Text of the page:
What We're Doing
EPA's National Programs
See EPA's National Programs for additional information, national guidance, documents, and fact sheets.
National Agriculture Information
- Basic Information
- Where You Live
- Frequent Questions
- A to Z Subject Index
- Business Assistance
- Health & Safety
- Site & Equipment
- Laws & Regulations
EPA Region 5's programs and people work with agriculture in many areas of interest. The links below describe what we do, and take you directly to that program's webpage.
- Air Quality describes the six criteria pollutants and ambient air quality standards.
- Air Enforcement explains the Region's air enforcement program and compliance assistance.
- Midwest Clean Diesel Agriculture and Freight Initiative
- Animal Feeding Operations Air Agreements
- Emergency Response and Removal provides quick response to threats from hazardous substances. This program acts as Region 5's lead in chemical releases and potential biological pathogen threats.
- Oil Planning and Response oversees oil spill cleanup with other agencies and regulates oil storage via Spill Prevention Control and Countermeasures plans.
Land and Chemicals
- Pesticides provides technical support and assistance to reduce the risks of pesticides to human health and the environment through a variety of means, including education, promotion of Worker Protection Standards and Integrated Pest Management (IPM), and registration review.
- Pesticides Enforcement is responsible, with the states, for ensuring compliance with regulations for the registration, distribution, sale and use of pesticides.
Pesticides Compliance Assistance
- Solid Waste Program. Solid Waste Prevention and Reduction and Recycling encourage the elimination of toxic materials from the waste stream and recycling appropriate materials for re-use.
- Underground Storage Tanks regulates the operation of facilities to ensure that no leaks or spills adversely impact a facility's soil, ground water or human health. This includes the removal and/or cleanup of leaking underground storage tanks.
- Animal Feeding Operations/Concentrated Animal Feeding Operations (CAFOs) are operations where large numbers of livestock or poultry are confined in facilities requiring handling, removal and disposal of animal waste. Facilities which discharge waste into surface waters are subject to permitting and best management practice requirements under the Clean Water Act.
Animal Feeding Operations
- Disposal Wells (Class V Underground Injection) are shallow wells, pits, certain septic systems and other means to dispose of liquid wastes. Some of these wells and disposal practices pose threats to ground water and human health.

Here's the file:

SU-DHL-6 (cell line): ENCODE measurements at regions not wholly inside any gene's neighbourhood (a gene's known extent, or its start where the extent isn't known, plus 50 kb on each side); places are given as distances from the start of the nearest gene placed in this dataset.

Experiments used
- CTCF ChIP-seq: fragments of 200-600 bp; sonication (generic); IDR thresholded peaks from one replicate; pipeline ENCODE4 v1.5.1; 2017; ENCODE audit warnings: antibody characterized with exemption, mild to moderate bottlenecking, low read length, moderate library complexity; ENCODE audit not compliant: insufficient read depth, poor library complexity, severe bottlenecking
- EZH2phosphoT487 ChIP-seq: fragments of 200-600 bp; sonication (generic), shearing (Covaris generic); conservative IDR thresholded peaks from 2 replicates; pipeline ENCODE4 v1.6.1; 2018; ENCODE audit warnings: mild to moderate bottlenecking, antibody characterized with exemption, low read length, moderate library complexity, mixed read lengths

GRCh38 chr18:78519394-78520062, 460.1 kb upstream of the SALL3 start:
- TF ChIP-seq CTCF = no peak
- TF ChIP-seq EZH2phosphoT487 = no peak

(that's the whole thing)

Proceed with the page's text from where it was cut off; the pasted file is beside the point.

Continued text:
Managing Shallow Disposal Systems in Our Region
- Ground Water & Drinking Water regulates the safety of public water supply systems and encourages voluntary means of protecting ground water from contamination. The Source Water Protection Program encourages actions to reduce or eliminate contamination from entering surface or ground waters that serve as sources of untreated water to private and public water systems.
- Watersheds are affected by nonpoint source pollution, polluted water runoff that doesn't come from the end of a pipe or a ditch. The Region works closely with the state water quality agencies to fund voluntary projects and programs that will reduce nutrients and sediments from agriculture and urban development in runoff to surface waters. Many projects are accomplished under watershed plans, which address all water pollution sources within the area drained by specific lakes or streams. Special watershed plans, called Total Maximum Daily Loads (TMDLs), are water pollution "budgets" that define the amount of a particular pollutant that can come from end-of-pipe discharges and polluted runoff from fields, parking lots, roads and streets, while meeting the water quality standard established by the state. TMDLs are implemented through end-of-pipe discharge limits and voluntary actions to reduce or eliminate nonpoint source pollution.
- Water Program Grants and Loans are accomplished almost entirely by grants to or through state and tribal water quality agencies, including the State Clean Water Revolving Fund. The types of grants, use restrictions, qualifications to apply and applicability to agricultural uses varies by program and by state.
- Water Quality Standards and Monitoring work with the states to establish standards for particular pollutants that will meet Clean Water Act goals, and collect/analyze data with partners to characterize the chemical and biological status of waters, along with identifying changes, trends and problems over time in the quality of water.
- Wetlands provide critical nutrient, sediment, and water retention that affect the quality of adjacent waters, and offer important habitat and recreation functions as well. The Region works with many federal and state agencies to administer voluntary and regulatory programs that protect and enhance wetland resources.
Additional Region 5 Priorities
- The Upper Mississippi River Basin is a significant source of nutrients and sediments that affect water quality and aquatic habitat far downstream of their sources. The Region, along with its State and Federal partners and other EPA offices, continues work to correct these impairments via the Gulf Hypoxia Action Plan and the Mississippi River Basin Healthy Watersheds Initiative.
- Lake-wide Management Plans (LaMPs) for each of the Great Lakes identify water quality and habitat problems from nutrients, sediments, pathogens and pesticides that can be eliminated or reduced by wise use of agricultural best management practices. The Great Lakes Restoration Initiative provides significant resources through grants and cooperative agreements to address stressors on the Great Lakes ecosystem, including agricultural pollutants such as nutrients, sediments, and pesticides.